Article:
I also follow the “batch manager” design pattern – it’s a good solution. Watch out for API 27 – you can get exceptions if you call System.Abort on a scheduled job (broken in API 25, fixed for API 26, broken for 27, and will be fixed again for 28). I’m also looking forward to trying out scheduled batch operations in Summer 13. I Wonder if they face this issue?

  • JohnDTheMaven

    Excellent idea

    Quick question about your comment though:

    “I’ve been able to successfully update the CalledByScheduleTest class even during a managed package update as long as the scheduled ScheduleTest class remains unchanged.”

    Can I assume that “ScheduleTest” class is part of the managed package as well or was it a class that was setup in the subscriber’s org?

    Cheers!

  • zjeh

    Thanks for sharing the idea. A thought occurred to me when reading this for the umpteenth time-

    Could a constructor with String param be added to ScheduleTest to use in the forName method? I’m thinking multiple scheduled instances that would kick off whichever implementing class is needed. Seems like this would give even less need to modify it later on.

    • Dan

      Well, ScheduleTest is launched from the Apex scheduler, so I’m not sure what code would be setting the constructor parameter. How were you thinking of implementing this?
      Remember also, the CalledByScheduleTest function can, in turn, delegate to other classes.

      • zjeh

        I was thinking it would be set when the object is created for use in a System.schedule call. Wouldn’t the state keep it for each instance?

        I may be trying to head down the wrong path (haven’t finished the book yet 🙂 ). My dreamed up scenario: 1 class for the Apex scheduler, unlikely to change, that will launch any chosen process.

        • Dan

          Well, you can do it – as you can pass a constructor when scheduling the class from within Apex. But I don’t think you can do that when scheduling the class through the UI, so you’d be putting in a limitation there. But the greater concern, I think, is that you would be committing to using a scheduled class that maintains state (the constructor parameter). It’s likely that Salesforce will create a version of scheduled Apex in the future that supports stateless classes and thus doesn’t prevent the class from being updated. Staying away from the constructor approach makes it easy to adopt the stateless class approach once it comes out – thus eliminating the problem completely.

  • Steve

    Dan,

    Thanks a lot for this information. I am working on my first scheduled job and this is definitely the way to go until SF addresses the update issue.

    I created a schedAutoAssignFAs class which calls runAutoAssignFAs (which runs an apex batch class).

    /*
    ran as Anonymous APEX on developer console to setup the cron job to run every 30 minutes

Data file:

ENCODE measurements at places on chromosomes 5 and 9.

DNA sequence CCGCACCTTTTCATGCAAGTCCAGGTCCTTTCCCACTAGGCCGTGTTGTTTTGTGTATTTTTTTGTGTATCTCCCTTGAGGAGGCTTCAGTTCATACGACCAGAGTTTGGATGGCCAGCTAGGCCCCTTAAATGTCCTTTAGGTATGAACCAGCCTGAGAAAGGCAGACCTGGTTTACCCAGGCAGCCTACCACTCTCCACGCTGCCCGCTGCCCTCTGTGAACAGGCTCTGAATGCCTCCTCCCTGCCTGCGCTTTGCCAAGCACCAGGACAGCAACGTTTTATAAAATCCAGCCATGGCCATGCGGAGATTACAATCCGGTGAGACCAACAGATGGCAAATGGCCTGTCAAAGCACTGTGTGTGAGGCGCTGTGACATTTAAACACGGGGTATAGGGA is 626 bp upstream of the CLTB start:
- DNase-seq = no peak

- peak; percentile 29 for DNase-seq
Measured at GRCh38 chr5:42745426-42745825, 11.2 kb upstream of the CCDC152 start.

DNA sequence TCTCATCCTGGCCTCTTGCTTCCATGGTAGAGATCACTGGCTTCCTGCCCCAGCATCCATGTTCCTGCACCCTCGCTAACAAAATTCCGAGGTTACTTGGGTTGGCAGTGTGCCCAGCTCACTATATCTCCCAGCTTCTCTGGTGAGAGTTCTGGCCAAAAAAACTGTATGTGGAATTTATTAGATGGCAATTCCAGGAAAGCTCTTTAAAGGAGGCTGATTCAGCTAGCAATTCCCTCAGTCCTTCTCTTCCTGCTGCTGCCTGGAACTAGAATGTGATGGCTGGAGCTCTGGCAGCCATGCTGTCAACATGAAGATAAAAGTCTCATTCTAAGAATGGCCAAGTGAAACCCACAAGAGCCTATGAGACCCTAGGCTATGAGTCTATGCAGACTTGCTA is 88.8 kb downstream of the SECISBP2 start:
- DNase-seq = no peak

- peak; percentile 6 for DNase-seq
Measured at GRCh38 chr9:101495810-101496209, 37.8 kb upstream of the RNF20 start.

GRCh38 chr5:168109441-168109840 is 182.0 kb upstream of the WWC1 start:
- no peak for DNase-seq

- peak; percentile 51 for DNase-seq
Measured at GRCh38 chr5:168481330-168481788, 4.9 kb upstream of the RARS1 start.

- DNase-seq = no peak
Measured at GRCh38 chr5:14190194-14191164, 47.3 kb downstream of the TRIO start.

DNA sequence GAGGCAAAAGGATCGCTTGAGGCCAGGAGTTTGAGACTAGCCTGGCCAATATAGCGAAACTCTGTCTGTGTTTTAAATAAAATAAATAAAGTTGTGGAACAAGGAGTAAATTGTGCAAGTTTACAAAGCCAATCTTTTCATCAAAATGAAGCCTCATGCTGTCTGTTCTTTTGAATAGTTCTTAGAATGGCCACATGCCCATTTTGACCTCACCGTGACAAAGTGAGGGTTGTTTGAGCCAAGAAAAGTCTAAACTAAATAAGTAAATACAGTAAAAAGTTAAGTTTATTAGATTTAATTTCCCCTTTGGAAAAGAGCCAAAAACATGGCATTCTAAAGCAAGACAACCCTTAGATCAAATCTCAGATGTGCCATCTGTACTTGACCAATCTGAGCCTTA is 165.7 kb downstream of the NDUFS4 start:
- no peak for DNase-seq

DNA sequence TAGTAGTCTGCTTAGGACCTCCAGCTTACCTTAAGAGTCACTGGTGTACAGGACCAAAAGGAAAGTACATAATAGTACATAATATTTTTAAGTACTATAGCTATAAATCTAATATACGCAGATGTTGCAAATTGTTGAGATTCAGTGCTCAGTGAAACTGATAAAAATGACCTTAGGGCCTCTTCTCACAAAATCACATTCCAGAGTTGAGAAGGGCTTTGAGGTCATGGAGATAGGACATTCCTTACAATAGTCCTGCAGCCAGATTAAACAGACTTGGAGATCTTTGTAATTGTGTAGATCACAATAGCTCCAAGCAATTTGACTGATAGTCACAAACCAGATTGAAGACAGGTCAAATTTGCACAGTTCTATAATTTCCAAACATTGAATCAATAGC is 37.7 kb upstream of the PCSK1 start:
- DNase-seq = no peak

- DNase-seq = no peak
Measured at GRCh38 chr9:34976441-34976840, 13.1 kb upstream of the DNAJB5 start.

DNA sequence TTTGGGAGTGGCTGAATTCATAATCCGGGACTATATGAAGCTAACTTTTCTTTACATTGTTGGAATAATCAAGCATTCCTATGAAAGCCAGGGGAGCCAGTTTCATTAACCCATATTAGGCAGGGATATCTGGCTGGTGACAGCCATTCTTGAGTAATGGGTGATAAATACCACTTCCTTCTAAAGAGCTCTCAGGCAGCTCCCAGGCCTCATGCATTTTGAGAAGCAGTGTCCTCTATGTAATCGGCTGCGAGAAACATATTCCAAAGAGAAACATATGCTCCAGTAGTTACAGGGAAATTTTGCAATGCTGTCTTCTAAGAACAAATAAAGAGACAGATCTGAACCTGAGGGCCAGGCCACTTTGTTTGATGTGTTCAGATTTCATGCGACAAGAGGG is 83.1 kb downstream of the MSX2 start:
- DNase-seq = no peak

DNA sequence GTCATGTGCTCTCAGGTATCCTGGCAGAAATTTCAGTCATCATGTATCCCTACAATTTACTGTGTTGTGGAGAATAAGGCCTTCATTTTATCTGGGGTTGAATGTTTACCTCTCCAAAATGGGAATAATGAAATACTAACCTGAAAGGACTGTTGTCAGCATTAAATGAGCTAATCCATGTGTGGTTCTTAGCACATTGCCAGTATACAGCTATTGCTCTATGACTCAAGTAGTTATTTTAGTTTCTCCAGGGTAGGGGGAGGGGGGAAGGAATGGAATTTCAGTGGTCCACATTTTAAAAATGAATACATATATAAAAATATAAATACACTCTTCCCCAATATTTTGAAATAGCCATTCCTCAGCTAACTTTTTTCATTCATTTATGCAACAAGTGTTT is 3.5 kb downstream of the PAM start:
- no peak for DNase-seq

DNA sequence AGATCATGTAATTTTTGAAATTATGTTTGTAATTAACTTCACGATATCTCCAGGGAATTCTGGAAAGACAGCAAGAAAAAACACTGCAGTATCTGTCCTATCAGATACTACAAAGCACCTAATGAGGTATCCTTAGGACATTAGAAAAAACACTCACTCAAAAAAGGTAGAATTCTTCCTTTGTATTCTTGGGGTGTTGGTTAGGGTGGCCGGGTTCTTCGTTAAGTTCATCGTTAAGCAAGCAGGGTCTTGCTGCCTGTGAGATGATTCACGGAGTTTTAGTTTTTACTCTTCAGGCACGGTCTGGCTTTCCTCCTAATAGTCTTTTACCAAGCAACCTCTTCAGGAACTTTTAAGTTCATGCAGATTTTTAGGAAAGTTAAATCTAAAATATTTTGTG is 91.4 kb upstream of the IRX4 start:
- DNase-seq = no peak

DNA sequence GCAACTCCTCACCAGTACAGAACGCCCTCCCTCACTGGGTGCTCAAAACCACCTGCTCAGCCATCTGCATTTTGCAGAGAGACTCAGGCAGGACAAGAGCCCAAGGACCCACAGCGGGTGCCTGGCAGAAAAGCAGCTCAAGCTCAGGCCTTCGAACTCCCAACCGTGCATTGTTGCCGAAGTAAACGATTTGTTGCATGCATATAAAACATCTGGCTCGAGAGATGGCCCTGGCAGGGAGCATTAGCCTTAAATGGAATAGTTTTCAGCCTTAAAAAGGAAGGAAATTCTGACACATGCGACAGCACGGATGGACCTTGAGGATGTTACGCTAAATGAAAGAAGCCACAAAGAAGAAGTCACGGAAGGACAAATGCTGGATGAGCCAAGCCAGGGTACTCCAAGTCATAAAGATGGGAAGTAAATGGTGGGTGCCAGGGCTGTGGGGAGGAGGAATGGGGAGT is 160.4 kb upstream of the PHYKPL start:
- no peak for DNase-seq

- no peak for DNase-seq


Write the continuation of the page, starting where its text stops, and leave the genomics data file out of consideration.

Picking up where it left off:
schedAutoAssignFAs clsCRON = new schedAutoAssignFAs();
    System.Schedule(‘FA Auto Assignment 00 Minute Mark’, ’0 00 * 1-31 1-12 ? *’, clsCRON);
    System.Schedule(‘FA Auto Assignment 30 Minute Mark’, ’0 30 * 1-31 1-12 ? *’, clsCRON);
    */

  • maxim

    Great post!
    In our case the original scheduled jobs call the batch directly.
    I tried to do the forName for the batch class that we instantiate as new like this
    Type targettype=Type.forName(‘AccountCoverageSecurityBatchable’);

    if(targettype!=null){
    Database.Batchable obj = (Database.Batchable) targettype.NewInstance();
    Database.executeBatch(obj, 1);
    }
    This didnt work, my guess is it lock all the Batchabe objects in this cass. So I need another interface on top. The problem is in our company that would be difficult due to integration and a lot of convincing to do.

    Thanks

    • Dan

      Well, using this approach for batch apex should “work” in the sense of the batch should start. But the article here referenced Scheduled Apex, which is a different beast. Or I may be misunderstanding your question, and what it is that “didn’t work”…..

  • maxim

    I meant it still locks the updates on the Batchable classes. So I need an interface to decouple those, in order to update classes on deploy.

    Thanks

    • Dan

      I’m still a bit confused. A scheduled Apex class that is scheduled is locked. A batch class that is running or scheduled may be (I haven’t researched this).
      All classes that are directly referenced by a scheduled Apex class will be locked (static reference, or a serialized variable). I can’t really judge what you’re looking at based on the code fragment.

      • maxim

        Ok, no problem.
        I was trying to see if I can get away with just dynamically loading Batchable class. Since we have many scheduled jobs that were done based on Apex documentation from Salesforce. After running a deploy test it still complained about BatchClass as running.

        Changing from:
        Dtabase.Batchable myBatchObject=new BatchClass(); implements Database.executeBatch(myBatchObject, 1);

        To this:
        Type targettype=Type.forName(‘BatchClass’);

        if(targettype!=null){
        Database.Batchable obj = (Database.Batchable) targettype.NewInstance();
        Database.executeBatch(obj, 1);
        }

        • Dan

          The dynamic loading addresses a class locked because a serialized copy has been stored. I don’t think it would help you when it comes to a class that is actually being executed (as in a batch that is currently running).